The creatures on this world tend to favour arsenic as a replacement for phosphorous in their biology. There's an overabundance of it in the ground soil, and very little phosphorus.

The equivalent of mushrooms on this world pack their spores with arsenic as an essential chemical nutrient for their spawns survival.

field of mushrooms with a dark brown cloud of spoors rolling off like smoke

Is it possible that the resultant arsenic spore cloud would be dense enough to cause arsenic poisoning to anyone who breaths it in, over an appreciable amount of time, say a couple of hours? Assume that unlike the above gif, the spores become well mixed in the air (this may or may not impact how much arsenic they can contain), and the cloud rises to at least a few metres. More like the mist seen here

Mushroom spores are, from some googling, about 40 micrograms in weight, and the LD50 of 13 mg/kg. Some mushroom spores contain phosphorous at levels of 10-20 g/kg, so the arsenic in a single spore was a 1-to-1 replacement, each spore would contain 0.8 micrograms.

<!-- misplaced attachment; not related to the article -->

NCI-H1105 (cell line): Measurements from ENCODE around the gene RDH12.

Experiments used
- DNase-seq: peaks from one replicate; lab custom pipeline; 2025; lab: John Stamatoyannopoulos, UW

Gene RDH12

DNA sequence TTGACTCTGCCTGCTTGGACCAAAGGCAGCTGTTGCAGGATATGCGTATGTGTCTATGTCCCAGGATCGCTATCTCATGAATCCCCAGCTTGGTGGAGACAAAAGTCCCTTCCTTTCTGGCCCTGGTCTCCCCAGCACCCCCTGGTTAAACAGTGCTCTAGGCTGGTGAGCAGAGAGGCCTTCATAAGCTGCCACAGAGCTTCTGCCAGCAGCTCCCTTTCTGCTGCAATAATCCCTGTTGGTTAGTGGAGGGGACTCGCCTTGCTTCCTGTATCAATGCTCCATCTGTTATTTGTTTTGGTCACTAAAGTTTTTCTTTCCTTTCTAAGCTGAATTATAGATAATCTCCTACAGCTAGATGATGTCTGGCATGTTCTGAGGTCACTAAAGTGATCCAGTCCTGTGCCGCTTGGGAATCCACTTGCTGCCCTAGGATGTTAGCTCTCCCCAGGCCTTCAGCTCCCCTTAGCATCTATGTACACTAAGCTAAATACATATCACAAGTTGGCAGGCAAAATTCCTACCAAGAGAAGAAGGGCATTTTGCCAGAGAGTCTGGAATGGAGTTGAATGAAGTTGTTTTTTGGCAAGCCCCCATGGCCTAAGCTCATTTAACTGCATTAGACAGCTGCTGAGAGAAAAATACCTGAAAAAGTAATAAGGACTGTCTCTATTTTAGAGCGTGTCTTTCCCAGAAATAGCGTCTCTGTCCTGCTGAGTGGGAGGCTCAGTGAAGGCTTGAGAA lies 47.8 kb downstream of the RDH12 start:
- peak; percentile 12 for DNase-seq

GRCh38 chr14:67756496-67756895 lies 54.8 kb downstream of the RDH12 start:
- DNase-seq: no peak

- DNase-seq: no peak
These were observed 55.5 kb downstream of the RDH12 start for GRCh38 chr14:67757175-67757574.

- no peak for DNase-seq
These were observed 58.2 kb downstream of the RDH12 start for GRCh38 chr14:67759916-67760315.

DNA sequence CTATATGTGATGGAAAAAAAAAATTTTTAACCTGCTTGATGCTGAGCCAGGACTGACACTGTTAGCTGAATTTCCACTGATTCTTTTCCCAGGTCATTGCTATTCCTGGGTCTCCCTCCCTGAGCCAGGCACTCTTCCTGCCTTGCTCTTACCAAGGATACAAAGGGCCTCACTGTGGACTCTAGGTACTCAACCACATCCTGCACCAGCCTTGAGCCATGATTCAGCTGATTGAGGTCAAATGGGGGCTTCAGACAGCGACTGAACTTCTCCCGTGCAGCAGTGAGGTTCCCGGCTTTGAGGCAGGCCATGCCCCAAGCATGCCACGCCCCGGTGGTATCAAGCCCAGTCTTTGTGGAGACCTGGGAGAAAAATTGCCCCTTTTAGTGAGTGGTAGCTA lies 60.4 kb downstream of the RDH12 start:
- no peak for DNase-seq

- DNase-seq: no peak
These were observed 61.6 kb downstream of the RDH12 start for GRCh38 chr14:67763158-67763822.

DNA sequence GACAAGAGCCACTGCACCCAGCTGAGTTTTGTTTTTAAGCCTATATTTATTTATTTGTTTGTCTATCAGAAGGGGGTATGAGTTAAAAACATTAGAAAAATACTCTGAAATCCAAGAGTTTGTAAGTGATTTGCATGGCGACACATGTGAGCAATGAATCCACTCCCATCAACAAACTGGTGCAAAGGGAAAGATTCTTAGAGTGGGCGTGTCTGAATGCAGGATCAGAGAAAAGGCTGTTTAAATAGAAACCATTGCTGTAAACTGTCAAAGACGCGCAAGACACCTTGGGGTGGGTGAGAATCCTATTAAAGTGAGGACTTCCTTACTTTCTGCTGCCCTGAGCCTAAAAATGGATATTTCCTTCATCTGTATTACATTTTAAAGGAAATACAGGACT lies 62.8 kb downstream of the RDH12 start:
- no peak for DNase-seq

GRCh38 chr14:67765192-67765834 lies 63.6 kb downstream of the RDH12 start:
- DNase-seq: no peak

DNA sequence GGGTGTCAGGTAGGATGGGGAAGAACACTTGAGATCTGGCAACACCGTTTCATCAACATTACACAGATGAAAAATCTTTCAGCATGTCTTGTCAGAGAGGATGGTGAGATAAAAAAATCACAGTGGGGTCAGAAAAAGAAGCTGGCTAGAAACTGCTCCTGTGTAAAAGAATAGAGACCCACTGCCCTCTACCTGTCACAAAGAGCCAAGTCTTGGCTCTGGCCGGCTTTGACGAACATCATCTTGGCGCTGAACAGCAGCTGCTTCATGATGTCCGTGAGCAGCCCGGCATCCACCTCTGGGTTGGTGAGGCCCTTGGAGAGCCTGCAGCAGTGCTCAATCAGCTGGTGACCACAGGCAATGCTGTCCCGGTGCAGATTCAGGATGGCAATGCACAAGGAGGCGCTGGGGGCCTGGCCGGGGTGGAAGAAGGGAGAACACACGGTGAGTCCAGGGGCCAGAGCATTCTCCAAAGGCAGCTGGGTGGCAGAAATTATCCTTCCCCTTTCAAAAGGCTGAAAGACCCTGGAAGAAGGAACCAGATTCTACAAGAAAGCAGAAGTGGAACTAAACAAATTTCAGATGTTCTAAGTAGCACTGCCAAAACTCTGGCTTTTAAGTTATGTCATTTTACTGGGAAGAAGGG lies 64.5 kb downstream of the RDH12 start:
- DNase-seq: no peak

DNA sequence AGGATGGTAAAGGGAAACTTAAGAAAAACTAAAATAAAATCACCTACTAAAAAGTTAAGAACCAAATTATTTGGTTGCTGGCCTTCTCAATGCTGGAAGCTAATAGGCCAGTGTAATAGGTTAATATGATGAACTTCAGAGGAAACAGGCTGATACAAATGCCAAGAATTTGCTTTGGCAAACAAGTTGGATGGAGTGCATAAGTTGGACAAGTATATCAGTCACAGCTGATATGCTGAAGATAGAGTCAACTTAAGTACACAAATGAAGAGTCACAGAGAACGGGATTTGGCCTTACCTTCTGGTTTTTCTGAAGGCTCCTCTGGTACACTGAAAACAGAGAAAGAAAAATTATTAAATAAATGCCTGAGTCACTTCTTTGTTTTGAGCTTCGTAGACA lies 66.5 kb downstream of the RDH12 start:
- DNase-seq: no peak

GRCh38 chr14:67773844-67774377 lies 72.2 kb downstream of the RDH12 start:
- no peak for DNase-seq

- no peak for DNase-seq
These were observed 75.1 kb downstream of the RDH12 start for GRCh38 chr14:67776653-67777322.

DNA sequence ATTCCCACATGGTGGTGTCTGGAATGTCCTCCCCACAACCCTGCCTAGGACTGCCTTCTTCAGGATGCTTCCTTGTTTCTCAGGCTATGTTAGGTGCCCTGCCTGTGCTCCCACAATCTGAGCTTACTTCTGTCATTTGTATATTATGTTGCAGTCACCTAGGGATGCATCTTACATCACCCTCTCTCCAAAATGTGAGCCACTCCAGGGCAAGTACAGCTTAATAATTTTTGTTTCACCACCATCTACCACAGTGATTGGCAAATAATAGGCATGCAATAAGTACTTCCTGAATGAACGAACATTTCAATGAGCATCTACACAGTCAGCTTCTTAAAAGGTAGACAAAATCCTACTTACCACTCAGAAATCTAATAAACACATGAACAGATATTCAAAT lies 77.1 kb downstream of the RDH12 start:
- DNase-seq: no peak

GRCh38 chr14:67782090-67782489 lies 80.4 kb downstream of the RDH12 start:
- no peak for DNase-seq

At those levels you'd need 16,250 spores per KG of person to get an LD50. A human of 80kg would need 1.3 million spores, and "a single basidiomycete mushroom is capable of releasing over 1 billion spores per day". That means in an hour something like 41 million spores per hour if it was released evenly throughout the day. It feels like this is more than enough spores.

However I don't know if my substitution of arsenic for phosphorous makes much sense, nor how dense the cloud of spores (spores per volume of air) would be?